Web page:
Alan Steel: Plan carefully for greedy Chancellor's next grab

GEORGE Osborne is being tipped to stick yet another dagger or two into the retirement plans of thousands of investors who have taken the job of planning for retirement seriously.

George Osborne will yet again cut Lifetime Allowance for pensioners. Picture: Scott Heppell/AP
George Osborne will yet again cut Lifetime Allowance for pensioners. Picture: Scott Heppell/AP

Yes, the Budget’s looming large. This time he’s likely to slash tax relief on pension contributions for higher rate taxpayers and dramatically reduce how much they can put away each year into their pension pots.

If that’s not enough, he’s also – yet again and despite previous “promises” to the contrary – cutting the lifetime allowance (LTA, which is the maximum amount that can be saved tax-free into a pension).

Sign up to our Politics newsletter

The imminent further LTA cut could cost you a cool £34,375 in extra tax. Let me explain. Right now the LTA is £1.25 million, but in April it will fall to £1 million. So £250,000 that would yield you £62,500 tax free cash will all be taxed instead. Remove it as a lump sum and you’ll end paying 55 per cent tax on it.

Add to that possible losses in your tax relief (and for years to come), then stir in extra income and capital taxes on the margin as the years go by. Ouch.

Thanks to the interference of successive chancellors since 1987 we’ve seen an astonishing 589 changes in pensions law. More than 300 came in the six years that led up to “pensions simplification” in 2006, which robbed pre-1987 pension holders of their legitimate rights.

This illegal act was spotted by UK Law Lords, who threatened en bloc to retire in protest, only to be exempted while the rest of us were clobbered. Guess who’s unaffected by these restrictions? Yes, the Chancellor and the Prime Minister. So the further 200 or so changes in pension law that have followed “simplification” don’t affect them. Surprise, surprise.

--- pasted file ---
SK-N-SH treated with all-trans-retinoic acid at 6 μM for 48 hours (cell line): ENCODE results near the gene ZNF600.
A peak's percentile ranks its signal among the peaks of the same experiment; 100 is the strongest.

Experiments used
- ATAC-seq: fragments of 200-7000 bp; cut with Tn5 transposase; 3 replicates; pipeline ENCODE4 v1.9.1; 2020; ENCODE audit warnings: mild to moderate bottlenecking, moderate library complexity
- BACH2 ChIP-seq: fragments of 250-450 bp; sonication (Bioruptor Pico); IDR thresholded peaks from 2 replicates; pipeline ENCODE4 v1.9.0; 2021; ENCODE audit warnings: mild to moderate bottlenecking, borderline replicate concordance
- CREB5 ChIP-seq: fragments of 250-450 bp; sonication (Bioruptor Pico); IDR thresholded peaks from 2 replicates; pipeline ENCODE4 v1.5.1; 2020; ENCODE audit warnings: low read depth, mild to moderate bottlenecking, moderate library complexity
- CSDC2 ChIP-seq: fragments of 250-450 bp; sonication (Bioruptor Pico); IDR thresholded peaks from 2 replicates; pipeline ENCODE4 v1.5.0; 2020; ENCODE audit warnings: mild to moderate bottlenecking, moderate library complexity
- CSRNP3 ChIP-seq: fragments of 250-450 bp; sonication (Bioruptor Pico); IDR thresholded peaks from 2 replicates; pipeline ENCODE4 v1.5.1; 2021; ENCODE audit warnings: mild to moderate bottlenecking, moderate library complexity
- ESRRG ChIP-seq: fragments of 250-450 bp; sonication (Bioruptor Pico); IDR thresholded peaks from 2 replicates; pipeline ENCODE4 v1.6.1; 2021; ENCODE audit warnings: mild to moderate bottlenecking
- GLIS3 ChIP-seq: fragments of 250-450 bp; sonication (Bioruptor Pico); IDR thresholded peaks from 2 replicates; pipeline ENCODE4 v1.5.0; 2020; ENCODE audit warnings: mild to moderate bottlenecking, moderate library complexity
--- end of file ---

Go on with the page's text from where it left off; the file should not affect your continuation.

The previous chancellor of higher taxes, Brown frae Fife, promised that in 2006 the LTA would increase in real terms every year. But that promise died amid the 200-plus changes since then, and for serious pension savers it’s got even worse under Osborne.

But despite that, private pension funds, if set up and invested properly, can still make outstanding flexible, tax-sheltered investments.

Right now a 40 per cent taxpayer gets an uplift in year one of 67 per cent from their net outlay, and the whole lot invested in a fund free of capital gains tax and probably free of inheritance tax too. And there’s more. Small-print changes made since last year’s “pension freedoms” provide tax-free income possibilities for generations of family members.

But be aware of the traps set for the unwary. Once you’ve protected your LTA you can lose it by either paying further contributions later on, no matter how small, to any pension plan.

Osborne has pledged that the LTA will be indexed in future, but his predecessor promised the same benefit before quickly reneging on the promise.

The lessons are plain. Take the best independent advice you can, as fast as you can. Take the tide at the flood, or face the miseries later. Your call.

Alan Steel is managing director of Alan Steel Asset Management